Obviously there is a similar (albeit very small) list in the House. And one thing the Obama team has done brilliantly is add individuals with legislative know-how to the team, starting off with former leaders in both chambers in chief of staff Rahm Emmanuel (House) and secretary of health and human services Tom Daschle (Senate), not to mention longtime Republican House member, Ray LaHood, as secretary of transportation.
But the Jim DeMints of the world, who voted against Hillary Clinton as secretary of state (along with fellow ethical guru and noted prostitute-sampler David Vitter, in opposition to 94 of their colleagues), complained about a lack of "God" in the new Capitol Visitor Centre and led the fight against any reasonable response to our economic meltdown, are simply not worth a moment wasted. If DeMint, a majority of his caucus in the Senate and a similar proportion of Republicans in the House wish to do their best impersonation of the Republican party circa-1929, those individuals simply need to be isolated and ignored for being the crackpots that they are.
There is a rough consensus on what needs to be done economically, with regard to foreign policy and on important social issues that spans the gamut from the left to centre-right. Yet as Paul Krugman put it, when discussing the Obama stimulus plan that everyone from Boehner to senate minority leader Mitch McConnell (and pathetically, McCain too) has publicly complained about:
As the debate over President Obama's economic stimulus plan gets under way, one thing is certain: many of the plan's opponents aren't arguing in good faith. Conservatives really, really don't want to see a second New Deal, and they certainly don't want to see government activism vindicated. So they are reaching for any stick they can find with which to beat proposals for increased government spending.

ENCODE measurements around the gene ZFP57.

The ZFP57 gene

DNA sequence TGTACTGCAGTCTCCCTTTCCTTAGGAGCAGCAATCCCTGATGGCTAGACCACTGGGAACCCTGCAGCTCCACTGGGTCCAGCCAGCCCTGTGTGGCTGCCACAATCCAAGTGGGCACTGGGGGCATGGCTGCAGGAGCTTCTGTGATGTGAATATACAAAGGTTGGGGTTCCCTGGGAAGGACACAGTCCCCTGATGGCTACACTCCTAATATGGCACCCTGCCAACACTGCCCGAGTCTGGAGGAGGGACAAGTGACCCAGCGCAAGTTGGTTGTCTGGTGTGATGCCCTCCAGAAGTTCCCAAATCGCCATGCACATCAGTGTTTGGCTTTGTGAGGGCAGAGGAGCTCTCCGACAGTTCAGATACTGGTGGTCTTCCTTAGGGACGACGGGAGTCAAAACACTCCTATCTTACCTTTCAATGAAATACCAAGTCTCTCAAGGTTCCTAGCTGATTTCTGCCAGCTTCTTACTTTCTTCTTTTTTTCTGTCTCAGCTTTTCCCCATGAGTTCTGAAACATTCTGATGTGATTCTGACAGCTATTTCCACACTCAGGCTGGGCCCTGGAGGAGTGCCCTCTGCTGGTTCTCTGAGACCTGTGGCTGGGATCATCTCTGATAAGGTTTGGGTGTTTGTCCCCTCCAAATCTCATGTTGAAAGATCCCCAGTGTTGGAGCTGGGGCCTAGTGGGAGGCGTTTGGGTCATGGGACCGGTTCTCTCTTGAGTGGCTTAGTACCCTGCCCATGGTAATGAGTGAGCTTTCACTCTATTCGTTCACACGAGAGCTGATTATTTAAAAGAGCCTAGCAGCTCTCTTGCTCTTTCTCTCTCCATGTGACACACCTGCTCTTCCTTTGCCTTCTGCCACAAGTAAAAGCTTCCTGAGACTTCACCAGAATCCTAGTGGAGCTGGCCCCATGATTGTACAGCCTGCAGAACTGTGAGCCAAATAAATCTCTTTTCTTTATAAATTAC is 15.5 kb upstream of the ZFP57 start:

To put it another way, as Obama recently did when Republicans were demanding more of their ideas be included: "I won." And he, and Democrats running for offices across the country, didn't just win. They mopped the floor with the Republicans two elections in a row.
Bipartisanship should be sought when reasonable Republicans come to the table in good faith. But when demagogues use false issues such as "contraception funding" (that would be you John Boehner) or false numbers such as the cost-per-job created, these are men and women not to be appeased. In fact, I'd recommend that you think to yourself: What would Dick Cheney do if Senator Pat Leahy were approaching him in the Capitol with a hearty handshake and a smile?
Because with their bogus policy complaints that seek to sink the Obama administration for partisan purposes and take this country toward economic catastrophe and endless war, they are repeating that most infamous of epithets to you, President Obama, each and every day.
UPDATE: Obviously this was written before the House vote on the stimulus package, which I think proves the points made here. Zero votes against a new depression for purely partisan purposes. They must be so proud.
A version of this was first published in my Guardian column